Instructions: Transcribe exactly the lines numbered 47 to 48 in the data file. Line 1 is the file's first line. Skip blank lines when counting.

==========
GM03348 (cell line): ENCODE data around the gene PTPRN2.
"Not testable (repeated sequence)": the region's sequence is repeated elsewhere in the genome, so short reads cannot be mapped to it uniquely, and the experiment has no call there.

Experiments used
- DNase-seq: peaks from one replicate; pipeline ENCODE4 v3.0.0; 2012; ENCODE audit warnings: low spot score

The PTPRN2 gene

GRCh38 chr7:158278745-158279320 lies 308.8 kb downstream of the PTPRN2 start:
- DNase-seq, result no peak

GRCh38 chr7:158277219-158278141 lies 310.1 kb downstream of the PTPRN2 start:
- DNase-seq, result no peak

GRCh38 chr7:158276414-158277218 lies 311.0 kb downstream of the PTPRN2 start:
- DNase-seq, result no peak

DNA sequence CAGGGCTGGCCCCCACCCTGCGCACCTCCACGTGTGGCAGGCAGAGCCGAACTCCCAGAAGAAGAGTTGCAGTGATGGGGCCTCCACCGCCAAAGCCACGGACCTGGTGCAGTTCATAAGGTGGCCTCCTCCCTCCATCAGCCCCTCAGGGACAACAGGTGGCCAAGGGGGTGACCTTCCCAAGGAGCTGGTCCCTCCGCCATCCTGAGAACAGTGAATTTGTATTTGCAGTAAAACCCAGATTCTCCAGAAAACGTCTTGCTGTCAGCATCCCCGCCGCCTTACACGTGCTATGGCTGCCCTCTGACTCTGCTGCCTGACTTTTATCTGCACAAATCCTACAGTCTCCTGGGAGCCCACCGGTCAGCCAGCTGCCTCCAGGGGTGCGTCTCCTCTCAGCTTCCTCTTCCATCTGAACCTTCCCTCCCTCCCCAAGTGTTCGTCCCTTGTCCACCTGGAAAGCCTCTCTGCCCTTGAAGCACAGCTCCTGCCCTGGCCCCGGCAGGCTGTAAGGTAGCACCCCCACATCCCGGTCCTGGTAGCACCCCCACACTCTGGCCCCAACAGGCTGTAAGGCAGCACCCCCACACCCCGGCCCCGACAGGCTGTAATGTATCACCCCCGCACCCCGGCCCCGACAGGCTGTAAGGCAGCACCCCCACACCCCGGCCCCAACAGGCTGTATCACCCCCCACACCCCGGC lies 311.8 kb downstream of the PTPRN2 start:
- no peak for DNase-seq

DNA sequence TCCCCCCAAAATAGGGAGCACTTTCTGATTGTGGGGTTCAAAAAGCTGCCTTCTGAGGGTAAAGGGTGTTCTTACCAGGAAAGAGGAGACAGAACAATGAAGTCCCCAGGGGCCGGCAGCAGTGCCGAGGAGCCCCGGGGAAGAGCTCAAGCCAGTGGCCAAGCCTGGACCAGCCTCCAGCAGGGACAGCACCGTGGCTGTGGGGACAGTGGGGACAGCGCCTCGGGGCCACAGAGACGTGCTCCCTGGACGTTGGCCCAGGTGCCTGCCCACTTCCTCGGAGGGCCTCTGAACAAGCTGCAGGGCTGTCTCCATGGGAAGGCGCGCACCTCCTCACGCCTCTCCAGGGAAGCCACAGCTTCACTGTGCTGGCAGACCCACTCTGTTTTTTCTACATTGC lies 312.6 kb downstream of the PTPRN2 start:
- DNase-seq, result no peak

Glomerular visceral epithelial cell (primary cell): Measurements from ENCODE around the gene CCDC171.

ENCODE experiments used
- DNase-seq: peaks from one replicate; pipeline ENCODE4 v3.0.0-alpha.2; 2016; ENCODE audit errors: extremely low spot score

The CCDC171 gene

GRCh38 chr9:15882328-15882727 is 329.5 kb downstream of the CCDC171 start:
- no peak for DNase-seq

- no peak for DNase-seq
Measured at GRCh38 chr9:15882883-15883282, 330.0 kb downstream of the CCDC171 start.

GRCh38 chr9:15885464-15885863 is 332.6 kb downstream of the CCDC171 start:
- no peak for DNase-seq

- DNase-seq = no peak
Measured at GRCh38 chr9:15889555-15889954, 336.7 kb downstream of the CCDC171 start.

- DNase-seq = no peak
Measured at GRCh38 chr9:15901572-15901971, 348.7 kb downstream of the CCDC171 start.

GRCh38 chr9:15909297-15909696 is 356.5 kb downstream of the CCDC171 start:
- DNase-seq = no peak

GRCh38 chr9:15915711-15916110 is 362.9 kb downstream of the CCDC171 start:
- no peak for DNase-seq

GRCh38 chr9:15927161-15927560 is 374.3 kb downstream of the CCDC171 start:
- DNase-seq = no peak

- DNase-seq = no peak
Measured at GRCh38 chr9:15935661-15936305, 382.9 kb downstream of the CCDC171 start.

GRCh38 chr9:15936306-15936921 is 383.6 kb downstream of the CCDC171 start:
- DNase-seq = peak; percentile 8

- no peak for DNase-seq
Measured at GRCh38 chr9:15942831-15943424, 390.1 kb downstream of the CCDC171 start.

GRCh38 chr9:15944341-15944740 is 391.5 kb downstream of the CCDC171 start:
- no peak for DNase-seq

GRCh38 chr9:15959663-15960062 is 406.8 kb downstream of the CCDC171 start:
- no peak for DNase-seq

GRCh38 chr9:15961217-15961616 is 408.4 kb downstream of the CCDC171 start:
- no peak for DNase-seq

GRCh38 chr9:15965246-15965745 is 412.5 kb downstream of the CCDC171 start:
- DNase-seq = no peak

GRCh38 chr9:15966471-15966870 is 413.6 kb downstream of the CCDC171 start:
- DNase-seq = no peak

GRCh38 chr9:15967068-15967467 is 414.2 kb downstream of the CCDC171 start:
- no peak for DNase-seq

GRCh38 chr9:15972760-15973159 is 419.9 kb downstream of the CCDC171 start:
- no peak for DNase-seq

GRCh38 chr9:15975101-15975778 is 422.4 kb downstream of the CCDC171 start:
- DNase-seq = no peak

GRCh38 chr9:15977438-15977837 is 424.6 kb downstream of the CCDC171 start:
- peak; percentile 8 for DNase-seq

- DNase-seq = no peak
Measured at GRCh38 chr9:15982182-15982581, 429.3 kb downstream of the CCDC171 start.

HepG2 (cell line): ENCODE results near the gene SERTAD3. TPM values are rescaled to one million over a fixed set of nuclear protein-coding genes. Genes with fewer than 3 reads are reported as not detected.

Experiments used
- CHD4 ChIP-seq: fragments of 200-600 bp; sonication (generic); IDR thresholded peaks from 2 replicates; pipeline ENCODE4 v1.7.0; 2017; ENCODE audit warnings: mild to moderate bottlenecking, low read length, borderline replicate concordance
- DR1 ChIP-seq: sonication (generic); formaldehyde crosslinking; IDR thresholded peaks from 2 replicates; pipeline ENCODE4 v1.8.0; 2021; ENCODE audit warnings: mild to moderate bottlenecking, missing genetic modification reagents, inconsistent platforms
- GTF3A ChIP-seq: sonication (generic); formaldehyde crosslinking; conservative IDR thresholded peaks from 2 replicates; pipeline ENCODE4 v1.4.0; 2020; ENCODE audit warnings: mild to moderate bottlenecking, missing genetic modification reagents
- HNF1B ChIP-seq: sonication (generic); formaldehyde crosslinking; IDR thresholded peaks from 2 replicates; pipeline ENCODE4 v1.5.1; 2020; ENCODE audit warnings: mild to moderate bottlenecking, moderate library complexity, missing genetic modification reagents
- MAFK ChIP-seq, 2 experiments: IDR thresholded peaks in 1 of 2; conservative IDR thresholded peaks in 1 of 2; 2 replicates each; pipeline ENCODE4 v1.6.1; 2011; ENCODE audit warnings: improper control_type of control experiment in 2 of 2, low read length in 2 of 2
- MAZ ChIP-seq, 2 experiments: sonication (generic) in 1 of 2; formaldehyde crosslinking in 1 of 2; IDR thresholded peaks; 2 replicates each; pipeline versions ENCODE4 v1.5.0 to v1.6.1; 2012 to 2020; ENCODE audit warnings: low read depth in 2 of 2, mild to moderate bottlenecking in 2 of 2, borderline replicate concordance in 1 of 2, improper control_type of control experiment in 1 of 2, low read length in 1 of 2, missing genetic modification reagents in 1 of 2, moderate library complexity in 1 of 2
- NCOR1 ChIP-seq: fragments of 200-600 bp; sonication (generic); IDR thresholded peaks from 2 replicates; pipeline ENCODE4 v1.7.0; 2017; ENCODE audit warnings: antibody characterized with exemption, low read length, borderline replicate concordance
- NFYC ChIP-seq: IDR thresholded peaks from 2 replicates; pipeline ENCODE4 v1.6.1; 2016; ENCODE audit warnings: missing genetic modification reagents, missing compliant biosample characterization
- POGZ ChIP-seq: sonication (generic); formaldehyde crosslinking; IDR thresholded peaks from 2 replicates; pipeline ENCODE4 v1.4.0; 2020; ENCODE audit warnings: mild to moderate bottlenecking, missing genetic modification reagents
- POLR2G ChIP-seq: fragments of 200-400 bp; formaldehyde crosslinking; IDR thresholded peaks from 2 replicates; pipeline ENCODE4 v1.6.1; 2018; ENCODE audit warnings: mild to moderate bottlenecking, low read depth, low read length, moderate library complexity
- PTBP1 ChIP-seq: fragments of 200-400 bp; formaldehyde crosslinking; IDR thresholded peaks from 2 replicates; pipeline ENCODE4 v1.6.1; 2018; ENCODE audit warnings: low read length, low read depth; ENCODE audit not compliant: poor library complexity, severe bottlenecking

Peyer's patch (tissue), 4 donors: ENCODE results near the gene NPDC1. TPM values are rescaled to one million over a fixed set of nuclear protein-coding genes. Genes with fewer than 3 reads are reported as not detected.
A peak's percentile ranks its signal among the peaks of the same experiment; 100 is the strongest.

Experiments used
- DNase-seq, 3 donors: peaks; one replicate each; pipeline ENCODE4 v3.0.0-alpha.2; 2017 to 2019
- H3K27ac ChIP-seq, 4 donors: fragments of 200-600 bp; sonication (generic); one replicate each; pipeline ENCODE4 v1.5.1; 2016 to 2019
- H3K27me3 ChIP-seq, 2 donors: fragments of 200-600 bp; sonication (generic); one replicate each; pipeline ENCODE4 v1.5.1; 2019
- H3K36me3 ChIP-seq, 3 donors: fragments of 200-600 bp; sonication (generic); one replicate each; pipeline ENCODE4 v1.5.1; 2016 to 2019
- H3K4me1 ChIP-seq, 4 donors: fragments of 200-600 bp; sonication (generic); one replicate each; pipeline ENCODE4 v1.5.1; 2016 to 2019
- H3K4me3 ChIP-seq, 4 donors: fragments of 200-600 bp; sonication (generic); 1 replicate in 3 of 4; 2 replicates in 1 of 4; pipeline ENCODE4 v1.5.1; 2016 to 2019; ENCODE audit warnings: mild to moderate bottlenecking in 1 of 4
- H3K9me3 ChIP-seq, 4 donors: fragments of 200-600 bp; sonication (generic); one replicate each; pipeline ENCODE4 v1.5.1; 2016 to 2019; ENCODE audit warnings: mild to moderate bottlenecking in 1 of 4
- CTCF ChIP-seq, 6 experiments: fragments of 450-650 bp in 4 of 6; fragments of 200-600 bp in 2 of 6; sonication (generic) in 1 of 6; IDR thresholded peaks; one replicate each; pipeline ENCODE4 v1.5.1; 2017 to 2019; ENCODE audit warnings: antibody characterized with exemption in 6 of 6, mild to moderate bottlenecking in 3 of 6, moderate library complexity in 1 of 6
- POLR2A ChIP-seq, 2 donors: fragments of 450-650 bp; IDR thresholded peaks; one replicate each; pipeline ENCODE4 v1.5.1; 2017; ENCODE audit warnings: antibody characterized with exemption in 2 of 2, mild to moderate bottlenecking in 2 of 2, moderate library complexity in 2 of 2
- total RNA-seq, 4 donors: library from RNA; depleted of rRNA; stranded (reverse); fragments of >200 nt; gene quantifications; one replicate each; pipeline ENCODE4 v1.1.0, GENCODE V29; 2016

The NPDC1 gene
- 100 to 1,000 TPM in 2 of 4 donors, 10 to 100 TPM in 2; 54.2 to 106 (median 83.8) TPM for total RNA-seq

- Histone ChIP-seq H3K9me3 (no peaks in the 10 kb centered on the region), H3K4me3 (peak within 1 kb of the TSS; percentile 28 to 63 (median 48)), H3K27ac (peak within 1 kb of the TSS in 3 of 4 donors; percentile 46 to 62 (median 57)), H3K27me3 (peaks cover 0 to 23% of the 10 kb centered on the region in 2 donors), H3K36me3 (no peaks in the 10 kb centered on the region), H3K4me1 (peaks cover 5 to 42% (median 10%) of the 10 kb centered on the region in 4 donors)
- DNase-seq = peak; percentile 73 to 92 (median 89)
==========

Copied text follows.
- no peak for DNase-seq

GRCh38 chr9:15965246-15965745 is 412.5 kb downstream of the CCDC171 start: